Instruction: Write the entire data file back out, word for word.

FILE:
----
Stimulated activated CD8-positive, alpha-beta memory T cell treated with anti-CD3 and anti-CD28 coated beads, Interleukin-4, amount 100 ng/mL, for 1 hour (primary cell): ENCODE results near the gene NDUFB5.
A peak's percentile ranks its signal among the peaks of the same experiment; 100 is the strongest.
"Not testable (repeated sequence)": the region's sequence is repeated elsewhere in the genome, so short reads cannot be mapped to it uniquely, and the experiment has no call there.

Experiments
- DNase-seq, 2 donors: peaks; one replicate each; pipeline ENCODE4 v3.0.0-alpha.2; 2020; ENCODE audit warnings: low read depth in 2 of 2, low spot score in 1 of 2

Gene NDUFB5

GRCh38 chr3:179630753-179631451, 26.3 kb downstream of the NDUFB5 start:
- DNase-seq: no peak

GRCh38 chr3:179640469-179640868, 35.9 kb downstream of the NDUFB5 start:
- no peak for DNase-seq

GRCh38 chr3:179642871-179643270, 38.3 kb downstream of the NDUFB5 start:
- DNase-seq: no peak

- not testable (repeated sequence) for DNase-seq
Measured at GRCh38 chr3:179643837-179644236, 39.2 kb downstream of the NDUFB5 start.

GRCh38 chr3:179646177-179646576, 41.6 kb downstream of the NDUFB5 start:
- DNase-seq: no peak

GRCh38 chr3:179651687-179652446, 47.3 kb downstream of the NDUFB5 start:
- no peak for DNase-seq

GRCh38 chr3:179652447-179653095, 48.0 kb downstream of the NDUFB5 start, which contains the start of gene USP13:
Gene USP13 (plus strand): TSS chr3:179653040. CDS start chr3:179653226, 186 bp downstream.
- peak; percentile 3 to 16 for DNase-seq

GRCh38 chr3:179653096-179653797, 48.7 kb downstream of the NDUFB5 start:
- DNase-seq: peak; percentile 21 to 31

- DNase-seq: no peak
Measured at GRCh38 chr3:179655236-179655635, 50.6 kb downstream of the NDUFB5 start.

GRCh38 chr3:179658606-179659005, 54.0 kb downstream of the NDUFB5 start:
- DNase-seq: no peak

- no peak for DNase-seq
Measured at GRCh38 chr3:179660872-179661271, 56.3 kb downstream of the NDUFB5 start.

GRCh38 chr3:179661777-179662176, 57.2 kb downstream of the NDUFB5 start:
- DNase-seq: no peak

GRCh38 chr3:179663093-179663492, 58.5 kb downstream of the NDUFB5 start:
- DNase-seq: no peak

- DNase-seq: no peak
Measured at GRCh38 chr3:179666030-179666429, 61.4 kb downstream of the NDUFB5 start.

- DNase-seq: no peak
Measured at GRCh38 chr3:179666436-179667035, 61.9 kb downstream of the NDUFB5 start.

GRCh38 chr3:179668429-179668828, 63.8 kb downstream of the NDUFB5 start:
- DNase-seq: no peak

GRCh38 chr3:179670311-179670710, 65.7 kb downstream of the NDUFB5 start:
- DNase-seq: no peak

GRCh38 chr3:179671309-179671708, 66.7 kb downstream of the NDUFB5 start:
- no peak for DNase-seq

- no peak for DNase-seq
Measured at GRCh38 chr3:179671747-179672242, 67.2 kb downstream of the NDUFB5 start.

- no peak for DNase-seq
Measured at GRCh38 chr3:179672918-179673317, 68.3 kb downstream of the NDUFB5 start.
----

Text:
Stimulated activated CD8-positive, alpha-beta memory T cell treated with anti-CD3 and anti-CD28 coated beads, Interleukin-4, amount 100 ng/mL, for 1 hour (primary cell): ENCODE results near the gene NDUFB5.
A peak's percentile ranks its signal among the peaks of the same experiment; 100 is the strongest.
"Not testable (repeated sequence)": the region's sequence is repeated elsewhere in the genome, so short reads cannot be mapped to it uniquely, and the experiment has no call there.

Experiments
- DNase-seq, 2 donors: peaks; one replicate each; pipeline ENCODE4 v3.0.0-alpha.2; 2020; ENCODE audit warnings: low read depth in 2 of 2, low spot score in 1 of 2

Gene NDUFB5

GRCh38 chr3:179630753-179631451, 26.3 kb downstream of the NDUFB5 start:
- DNase-seq: no peak

GRCh38 chr3:179640469-179640868, 35.9 kb downstream of the NDUFB5 start:
- no peak for DNase-seq

GRCh38 chr3:179642871-179643270, 38.3 kb downstream of the NDUFB5 start:
- DNase-seq: no peak

- not testable (repeated sequence) for DNase-seq
Measured at GRCh38 chr3:179643837-179644236, 39.2 kb downstream of the NDUFB5 start.

GRCh38 chr3:179646177-179646576, 41.6 kb downstream of the NDUFB5 start:
- DNase-seq: no peak

GRCh38 chr3:179651687-179652446, 47.3 kb downstream of the NDUFB5 start:
- no peak for DNase-seq

GRCh38 chr3:179652447-179653095, 48.0 kb downstream of the NDUFB5 start, which contains the start of gene USP13:
Gene USP13 (plus strand): TSS chr3:179653040. CDS start chr3:179653226, 186 bp downstream.
- peak; percentile 3 to 16 for DNase-seq

GRCh38 chr3:179653096-179653797, 48.7 kb downstream of the NDUFB5 start:
- DNase-seq: peak; percentile 21 to 31

- DNase-seq: no peak
Measured at GRCh38 chr3:179655236-179655635, 50.6 kb downstream of the NDUFB5 start.

GRCh38 chr3:179658606-179659005, 54.0 kb downstream of the NDUFB5 start:
- DNase-seq: no peak

- no peak for DNase-seq
Measured at GRCh38 chr3:179660872-179661271, 56.3 kb downstream of the NDUFB5 start.

GRCh38 chr3:179661777-179662176, 57.2 kb downstream of the NDUFB5 start:
- DNase-seq: no peak

GRCh38 chr3:179663093-179663492, 58.5 kb downstream of the NDUFB5 start:
- DNase-seq: no peak

- DNase-seq: no peak
Measured at GRCh38 chr3:179666030-179666429, 61.4 kb downstream of the NDUFB5 start.

- DNase-seq: no peak
Measured at GRCh38 chr3:179666436-179667035, 61.9 kb downstream of the NDUFB5 start.

GRCh38 chr3:179668429-179668828, 63.8 kb downstream of the NDUFB5 start:
- DNase-seq: no peak

GRCh38 chr3:179670311-179670710, 65.7 kb downstream of the NDUFB5 start:
- DNase-seq: no peak

GRCh38 chr3:179671309-179671708, 66.7 kb downstream of the NDUFB5 start:
- no peak for DNase-seq

- no peak for DNase-seq
Measured at GRCh38 chr3:179671747-179672242, 67.2 kb downstream of the NDUFB5 start.

- no peak for DNase-seq
Measured at GRCh38 chr3:179672918-179673317, 68.3 kb downstream of the NDUFB5 start.